Fiwapac, a public interest limited liability company under Belgian Law, was used by the Walloon Region for the purpose of financing, together with other governments, the recapitalisation of two financial institutions (Dexia SA and Ethias Finance). Fiwapac acts solely as a vehicle to reimburse the debt incurred to finance the capital injections into these financial institutions. The debt rating is based on the Walloon Region’s explicit, first-demand, unconditional and irrevocable guarantee on Fiwapac’s debt. As a result, the review of its ratings reflects a similar rating action on the region.


Moody’s will monitor the conclusion of the review at the sovereign level and potentially also the reasons for a downgrade, should it materialise at the end of the review. As a result, the ratings of Belgian sub-sovereign entities are likely to mirror any changes at the sovereign level. In addition, Moody’s will analyse the institutional reform currently being implemented at the federal and regional level to assess the compensation mechanisms between both levels of governments. Moody’s review will also consider the details of the resolution of the dismantling of the Dexia Group and its potential consequences for sub-sovereign issuers in Belgium.


The methodologies used in this rating were Regional and Local Governments Outside the US published in May 2008, The Application of Joint Default Analysis to Regional and Local Governments published in December 2008, and Government-Related Issuers: Methodology update published in July 2010. Please see the Credit Policy page on for a copy of these methodologies.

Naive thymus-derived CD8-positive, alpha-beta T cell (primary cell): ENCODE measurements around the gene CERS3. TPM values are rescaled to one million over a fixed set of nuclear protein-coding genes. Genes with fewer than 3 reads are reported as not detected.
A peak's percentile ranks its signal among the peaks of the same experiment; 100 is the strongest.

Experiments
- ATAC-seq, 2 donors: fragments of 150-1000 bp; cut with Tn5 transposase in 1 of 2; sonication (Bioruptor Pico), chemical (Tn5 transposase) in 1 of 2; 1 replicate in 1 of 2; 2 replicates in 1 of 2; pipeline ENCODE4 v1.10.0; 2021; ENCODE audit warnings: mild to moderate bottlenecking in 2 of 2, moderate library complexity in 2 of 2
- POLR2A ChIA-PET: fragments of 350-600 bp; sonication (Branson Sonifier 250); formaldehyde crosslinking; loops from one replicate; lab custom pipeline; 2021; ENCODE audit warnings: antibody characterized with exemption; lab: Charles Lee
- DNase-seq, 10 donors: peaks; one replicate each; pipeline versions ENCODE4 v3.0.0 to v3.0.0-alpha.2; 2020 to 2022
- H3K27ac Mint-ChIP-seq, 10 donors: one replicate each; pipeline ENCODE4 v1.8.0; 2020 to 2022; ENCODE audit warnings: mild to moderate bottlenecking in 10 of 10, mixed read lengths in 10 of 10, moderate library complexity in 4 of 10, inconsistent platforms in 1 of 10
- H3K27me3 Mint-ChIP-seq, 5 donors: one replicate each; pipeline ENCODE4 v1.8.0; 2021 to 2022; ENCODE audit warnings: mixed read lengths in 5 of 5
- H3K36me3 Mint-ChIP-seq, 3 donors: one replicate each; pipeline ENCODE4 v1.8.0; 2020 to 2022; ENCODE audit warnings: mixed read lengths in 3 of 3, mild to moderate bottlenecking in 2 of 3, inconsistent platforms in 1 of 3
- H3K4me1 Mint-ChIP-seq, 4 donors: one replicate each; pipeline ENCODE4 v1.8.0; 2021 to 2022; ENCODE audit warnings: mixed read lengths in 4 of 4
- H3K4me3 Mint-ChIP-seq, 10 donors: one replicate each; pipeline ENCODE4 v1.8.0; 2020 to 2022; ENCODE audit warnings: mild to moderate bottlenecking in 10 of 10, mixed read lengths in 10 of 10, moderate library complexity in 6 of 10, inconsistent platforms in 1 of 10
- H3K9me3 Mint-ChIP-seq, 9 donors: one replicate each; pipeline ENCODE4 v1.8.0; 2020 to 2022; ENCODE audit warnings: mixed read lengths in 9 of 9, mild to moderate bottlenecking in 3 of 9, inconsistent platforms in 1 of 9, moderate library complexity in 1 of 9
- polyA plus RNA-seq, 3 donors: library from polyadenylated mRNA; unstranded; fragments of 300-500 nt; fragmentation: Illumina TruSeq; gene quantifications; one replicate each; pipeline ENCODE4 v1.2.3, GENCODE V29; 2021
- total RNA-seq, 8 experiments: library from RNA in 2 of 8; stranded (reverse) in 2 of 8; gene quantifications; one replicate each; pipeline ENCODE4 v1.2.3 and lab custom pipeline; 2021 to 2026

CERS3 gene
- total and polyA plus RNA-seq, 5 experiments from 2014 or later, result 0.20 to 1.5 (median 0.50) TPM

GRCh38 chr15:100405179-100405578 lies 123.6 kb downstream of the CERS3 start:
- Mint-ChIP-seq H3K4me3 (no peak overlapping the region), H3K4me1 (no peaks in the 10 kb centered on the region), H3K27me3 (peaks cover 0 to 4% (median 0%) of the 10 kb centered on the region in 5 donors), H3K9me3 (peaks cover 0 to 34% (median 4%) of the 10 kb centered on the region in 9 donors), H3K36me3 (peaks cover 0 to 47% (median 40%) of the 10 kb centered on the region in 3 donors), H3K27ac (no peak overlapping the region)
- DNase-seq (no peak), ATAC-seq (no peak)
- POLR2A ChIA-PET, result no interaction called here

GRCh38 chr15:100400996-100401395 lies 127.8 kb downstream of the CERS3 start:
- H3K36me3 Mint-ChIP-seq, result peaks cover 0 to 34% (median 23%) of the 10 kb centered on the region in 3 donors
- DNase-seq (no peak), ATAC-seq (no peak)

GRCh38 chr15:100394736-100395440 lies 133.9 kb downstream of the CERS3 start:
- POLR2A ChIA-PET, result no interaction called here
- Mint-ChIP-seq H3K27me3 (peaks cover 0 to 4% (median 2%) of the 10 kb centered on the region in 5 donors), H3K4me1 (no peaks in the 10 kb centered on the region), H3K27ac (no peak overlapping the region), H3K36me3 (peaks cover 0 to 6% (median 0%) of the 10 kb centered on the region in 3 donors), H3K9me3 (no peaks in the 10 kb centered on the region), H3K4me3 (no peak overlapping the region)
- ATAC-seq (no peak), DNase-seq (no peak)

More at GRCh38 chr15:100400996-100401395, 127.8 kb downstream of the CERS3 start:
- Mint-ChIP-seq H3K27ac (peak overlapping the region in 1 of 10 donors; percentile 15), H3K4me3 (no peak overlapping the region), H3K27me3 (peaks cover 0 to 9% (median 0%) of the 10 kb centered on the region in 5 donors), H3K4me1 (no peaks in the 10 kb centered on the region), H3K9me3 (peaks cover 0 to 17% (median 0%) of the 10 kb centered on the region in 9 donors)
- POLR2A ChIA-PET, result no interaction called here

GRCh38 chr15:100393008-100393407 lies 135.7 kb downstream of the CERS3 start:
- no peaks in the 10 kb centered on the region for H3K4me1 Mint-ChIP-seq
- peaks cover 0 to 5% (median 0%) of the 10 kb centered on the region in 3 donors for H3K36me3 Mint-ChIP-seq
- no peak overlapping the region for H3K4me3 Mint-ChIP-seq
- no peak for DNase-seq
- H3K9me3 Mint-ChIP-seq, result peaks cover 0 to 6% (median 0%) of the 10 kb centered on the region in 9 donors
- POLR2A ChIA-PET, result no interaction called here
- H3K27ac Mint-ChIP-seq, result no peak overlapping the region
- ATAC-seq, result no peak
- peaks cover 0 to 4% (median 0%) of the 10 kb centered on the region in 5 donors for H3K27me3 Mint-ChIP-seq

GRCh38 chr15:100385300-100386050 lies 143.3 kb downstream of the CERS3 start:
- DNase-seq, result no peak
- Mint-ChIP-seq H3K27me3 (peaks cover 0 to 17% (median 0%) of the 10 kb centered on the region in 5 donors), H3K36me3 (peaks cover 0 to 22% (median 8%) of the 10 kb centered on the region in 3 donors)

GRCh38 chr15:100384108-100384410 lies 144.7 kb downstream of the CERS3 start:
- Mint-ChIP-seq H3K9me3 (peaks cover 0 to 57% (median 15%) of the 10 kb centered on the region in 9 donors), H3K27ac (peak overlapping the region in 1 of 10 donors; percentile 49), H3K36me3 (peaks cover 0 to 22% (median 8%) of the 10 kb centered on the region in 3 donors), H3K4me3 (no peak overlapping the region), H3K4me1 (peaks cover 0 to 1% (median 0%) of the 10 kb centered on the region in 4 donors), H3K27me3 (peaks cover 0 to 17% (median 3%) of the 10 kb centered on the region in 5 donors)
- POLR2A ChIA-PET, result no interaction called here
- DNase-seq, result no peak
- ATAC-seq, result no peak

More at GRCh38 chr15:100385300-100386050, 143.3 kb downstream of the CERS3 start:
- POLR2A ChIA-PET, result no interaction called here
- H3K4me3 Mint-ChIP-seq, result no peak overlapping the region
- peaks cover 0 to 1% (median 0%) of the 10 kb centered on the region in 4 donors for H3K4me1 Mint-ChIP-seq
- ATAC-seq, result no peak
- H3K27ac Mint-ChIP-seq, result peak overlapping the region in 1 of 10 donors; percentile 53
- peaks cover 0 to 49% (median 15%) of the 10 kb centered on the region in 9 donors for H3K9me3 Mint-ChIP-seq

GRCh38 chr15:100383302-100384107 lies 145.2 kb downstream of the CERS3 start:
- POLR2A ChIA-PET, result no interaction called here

For ratings issued on a program, series or category/class of debt, this announcement provides relevant regulatory disclosures in relation to each rating of a subsequently issued bond or note of the same series or category/class of debt or pursuant to a program for which the ratings are derived exclusively from existing ratings in accordance with Moody’s rating practices. For ratings issued on a support provider, this announcement provides relevant regulatory disclosures in relation to the rating action on the support provider and in relation to each particular rating action for securities that derive their credit ratings from the support provider’s credit rating. For provisional ratings, this announcement provides relevant regulatory disclosures in relation to the provisional rating assigned, and in relation to a definitive rating that may be assigned subsequent to the final issuance of the debt, in each case where the transaction structure and terms have not changed prior to the assignment of the definitive rating in a manner that would have affected the rating. For further information please see the ratings tab on the issuer/entity page for the respective issuer on

The rating has been disclosed to the rated entity or its designated agent(s) and issued with no amendment resulting from that disclosure.

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Moody’s Investors Service may have provided Ancillary or Other Permissible Service(s) to the rated entity or its related third parties within the three years preceding the credit rating action. Please see the special report "Ancillary or other permissible services provided to entities rated by MIS’s EU credit rating agencies" on the ratings disclosure page on our website for further information.

Please see Moody’s Rating Symbols and Definitions on the Rating Process page on for further information on the meaning of each rating category and the definition of default and recovery.

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1 Comment
  1. David Lazarus says

    I was always concerned about Belgium because its banks had oversized lending compared to the size of the country. Just like Ireland. The bailout of Dexia has now set Belgium on the path to default. Whether it will escape is another matter.